Toilet Training and Autism

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Every parent faces the chore of imparting proper potty skills. Then, there is toilet training toddlers affected with autism.

I was recently interviewed about the special challenges that face parents as their affected offspring embark upon this important developmental milestone. Here are the questions and answers:

What challenges do children with autism have, either mental, social, or physical that would make learning a skill like potty training difficult?

Many children who are affected with autism have other medical conditions – known as comorbidities – that affect their health, especially in the gastro-intestinal tract. Poor G-I function can lead to diarrhea, constipation, GERD, and inflammation. Sometimes it can occur following the overuse of PPIs, antibiotics, or Miralax™.

Multiple sensory issues, accompanied by increased pain tolerance (or decreased perception) need to mature, so that traditional techniques are more likely to be successful.

Decreased energy production leading to decreased abdominal and rectal muscular function presents physical challenges for affected patients.

As these issues are successfully addressed, parents see improved toileting abilities.

Toilet Electric

Patent US 4162490 A 1978 Fang-Cheng Fu, Chien-Hung Fu A battery-powered toilet training device… to provide improved training of toddlers… A non-contact electronic sensor is used to detect the presence of urine and stool in the receptacle. A battery-powered toy is used to produce an audible signal and a mechanical motion to reward the toddler and to signal the trainer when the toddler’s elimination begins.

What effect does parental support or having a parent who is educated on autism have on the development of a child with autism?

Understanding that schedules are important to many children with ASD can be a key feature for achieving success. I usually ask parents to try to put the child on the potty one or two more times than the number of stools per day. That way, the child has more chance for success. Some schools will take children frequently.

Knowledgeable parents pay attention to the signs that the child wants to/ needs to/ is going to… “do number 2”. Sometimes, they are lucky, and catch it early enough. Literally.

Assistance is provided by achieving G-I health with non-inflammatory, non-processed, lower sugar, better digested foods.

There are even special sensory challenges, such as the noise from a bathroom hand dryer, that make facilitating acceptable auditory functioning paramount for success in that venue.

Have you ever had parents come to you needing support or information in the area of potty training?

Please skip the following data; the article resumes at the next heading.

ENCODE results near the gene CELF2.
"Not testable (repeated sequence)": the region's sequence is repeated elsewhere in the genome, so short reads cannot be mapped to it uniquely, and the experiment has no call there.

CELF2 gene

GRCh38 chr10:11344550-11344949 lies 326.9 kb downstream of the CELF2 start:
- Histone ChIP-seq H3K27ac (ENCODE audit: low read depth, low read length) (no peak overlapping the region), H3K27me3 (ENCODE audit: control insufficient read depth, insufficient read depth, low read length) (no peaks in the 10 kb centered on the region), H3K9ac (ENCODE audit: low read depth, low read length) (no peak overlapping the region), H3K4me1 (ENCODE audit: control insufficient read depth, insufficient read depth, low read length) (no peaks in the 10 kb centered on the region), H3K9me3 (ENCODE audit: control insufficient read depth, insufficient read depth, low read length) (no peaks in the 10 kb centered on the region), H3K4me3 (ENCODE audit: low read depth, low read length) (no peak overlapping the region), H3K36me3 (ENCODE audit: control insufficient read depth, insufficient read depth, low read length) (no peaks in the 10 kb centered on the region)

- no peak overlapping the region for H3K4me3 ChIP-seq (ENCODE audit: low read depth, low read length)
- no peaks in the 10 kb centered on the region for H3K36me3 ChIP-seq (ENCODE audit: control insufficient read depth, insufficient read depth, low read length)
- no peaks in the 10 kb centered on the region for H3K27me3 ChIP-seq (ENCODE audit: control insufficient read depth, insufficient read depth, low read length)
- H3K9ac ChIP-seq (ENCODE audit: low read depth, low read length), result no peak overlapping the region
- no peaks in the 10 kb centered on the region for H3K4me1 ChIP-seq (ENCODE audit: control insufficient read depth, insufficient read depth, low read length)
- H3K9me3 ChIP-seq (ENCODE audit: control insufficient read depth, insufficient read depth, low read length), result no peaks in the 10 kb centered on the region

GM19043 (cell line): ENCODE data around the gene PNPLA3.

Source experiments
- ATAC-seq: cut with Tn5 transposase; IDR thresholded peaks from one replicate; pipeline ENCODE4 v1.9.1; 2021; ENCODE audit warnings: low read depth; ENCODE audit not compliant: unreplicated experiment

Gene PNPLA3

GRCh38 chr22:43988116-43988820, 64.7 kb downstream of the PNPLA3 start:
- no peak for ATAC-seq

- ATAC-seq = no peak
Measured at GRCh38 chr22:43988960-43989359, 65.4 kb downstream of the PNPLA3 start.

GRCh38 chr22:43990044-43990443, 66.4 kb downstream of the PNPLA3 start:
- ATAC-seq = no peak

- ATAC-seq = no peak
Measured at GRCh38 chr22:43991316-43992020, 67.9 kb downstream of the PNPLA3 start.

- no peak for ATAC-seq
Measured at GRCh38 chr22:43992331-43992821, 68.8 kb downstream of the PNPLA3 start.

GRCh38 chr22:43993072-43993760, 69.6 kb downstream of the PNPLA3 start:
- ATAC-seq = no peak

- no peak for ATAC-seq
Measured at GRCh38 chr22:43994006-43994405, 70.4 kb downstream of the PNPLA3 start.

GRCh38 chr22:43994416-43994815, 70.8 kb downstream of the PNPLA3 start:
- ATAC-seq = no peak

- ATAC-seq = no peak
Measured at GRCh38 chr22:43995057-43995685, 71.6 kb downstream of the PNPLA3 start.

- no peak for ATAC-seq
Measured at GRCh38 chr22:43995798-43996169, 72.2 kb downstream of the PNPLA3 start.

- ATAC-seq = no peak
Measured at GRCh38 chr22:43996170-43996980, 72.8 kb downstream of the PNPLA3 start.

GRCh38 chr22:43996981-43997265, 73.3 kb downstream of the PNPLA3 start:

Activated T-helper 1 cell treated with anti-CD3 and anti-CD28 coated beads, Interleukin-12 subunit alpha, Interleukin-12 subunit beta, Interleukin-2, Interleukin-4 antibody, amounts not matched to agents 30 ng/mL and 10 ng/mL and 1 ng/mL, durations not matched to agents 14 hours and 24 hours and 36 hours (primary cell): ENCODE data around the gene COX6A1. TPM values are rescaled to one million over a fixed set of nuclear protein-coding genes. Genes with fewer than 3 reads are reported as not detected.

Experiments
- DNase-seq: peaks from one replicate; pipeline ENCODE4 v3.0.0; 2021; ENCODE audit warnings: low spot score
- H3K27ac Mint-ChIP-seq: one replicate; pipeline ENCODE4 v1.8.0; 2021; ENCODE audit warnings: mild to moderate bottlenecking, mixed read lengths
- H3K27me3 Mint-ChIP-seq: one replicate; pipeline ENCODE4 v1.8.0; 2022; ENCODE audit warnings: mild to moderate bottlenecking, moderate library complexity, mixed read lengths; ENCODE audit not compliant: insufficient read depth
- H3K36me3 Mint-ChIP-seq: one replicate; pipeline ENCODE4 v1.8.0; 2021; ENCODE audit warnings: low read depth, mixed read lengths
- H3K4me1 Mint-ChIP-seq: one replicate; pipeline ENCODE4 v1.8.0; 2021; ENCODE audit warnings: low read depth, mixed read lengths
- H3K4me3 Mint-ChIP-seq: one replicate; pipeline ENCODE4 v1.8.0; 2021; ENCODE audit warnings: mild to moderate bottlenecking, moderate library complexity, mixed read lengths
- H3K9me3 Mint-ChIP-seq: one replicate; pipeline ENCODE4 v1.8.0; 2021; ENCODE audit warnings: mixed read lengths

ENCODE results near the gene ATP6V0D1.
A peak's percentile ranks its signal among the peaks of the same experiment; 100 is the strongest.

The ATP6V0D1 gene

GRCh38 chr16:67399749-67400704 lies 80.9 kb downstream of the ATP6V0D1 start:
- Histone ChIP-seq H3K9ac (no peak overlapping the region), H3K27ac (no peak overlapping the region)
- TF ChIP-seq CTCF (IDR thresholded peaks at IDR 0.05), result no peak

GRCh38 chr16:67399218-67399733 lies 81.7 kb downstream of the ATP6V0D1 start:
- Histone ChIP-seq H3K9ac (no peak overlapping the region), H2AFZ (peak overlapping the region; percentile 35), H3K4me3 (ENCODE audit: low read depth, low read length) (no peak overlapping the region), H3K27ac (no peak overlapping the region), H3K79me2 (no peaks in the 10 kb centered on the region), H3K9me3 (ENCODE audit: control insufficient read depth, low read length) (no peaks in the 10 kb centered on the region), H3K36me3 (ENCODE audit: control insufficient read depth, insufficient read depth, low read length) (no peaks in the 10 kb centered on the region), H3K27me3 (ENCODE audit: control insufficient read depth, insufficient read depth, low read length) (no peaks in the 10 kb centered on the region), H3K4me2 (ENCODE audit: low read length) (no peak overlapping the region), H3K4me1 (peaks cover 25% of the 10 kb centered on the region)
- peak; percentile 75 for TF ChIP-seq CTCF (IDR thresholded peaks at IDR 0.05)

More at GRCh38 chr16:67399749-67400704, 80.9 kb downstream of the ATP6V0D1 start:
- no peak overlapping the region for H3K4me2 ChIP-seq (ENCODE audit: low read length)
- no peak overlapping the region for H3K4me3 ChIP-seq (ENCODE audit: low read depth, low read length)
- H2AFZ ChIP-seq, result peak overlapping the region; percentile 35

This is a common problem that becomes increasingly noticeable as children enter preschool years. General-education staff are usually resistant to students who have not acquired this skill. There are lots of websites, but most parents have explored that route.

Behavioral, occupational, physical and neurodevelopment interventions by professionals can be quite helpful, especially when referred by previous successful families.

Do you have any research or stats on the relationship of potty training and autism, or on the topic of potty training as it pertains to autism?

The earliest work on this actually appeared when Dr. Leo Kanner first described Autistic Disturbances of Affective Contact 75 years ago. A majority of the children displayed gastrointestinal signs and symptoms that were overlooked at the time (by the father of modern child psychiatry).

Another unfortunate reality is that, medical evaluation has been slowed by the inclusion of all ‘retarded’ children in many of the early studies about this problem. A 1970’s article entitled, Toilet Training of Normal and Retarded Children, appeared in the Journal of Applied Behavioral Analysis.

In the 90’s, Additive Benefits of Laxative, Toilet Training, and Biofeedback Therapies in the Treatment of Pediatric Encopresis represented the state of the art. Comorbidities were not recorded, and autism was not an outcome measure.

At last, in this century, research documenting ‘normal‘ acquisition of bathroom skills appeared in a respected pediatric journal. A review entitled, Toilet training individuals with autism and other developmental disabilities concluded, “Shortcomings to currently available programs are highlighted and future areas of study are suggested.”

A ‘model for treatment‘ has been offered in a respected research journal. It was based on two patients.

There is plenty of room for improvement in our understanding and treatment of this difficult problem.

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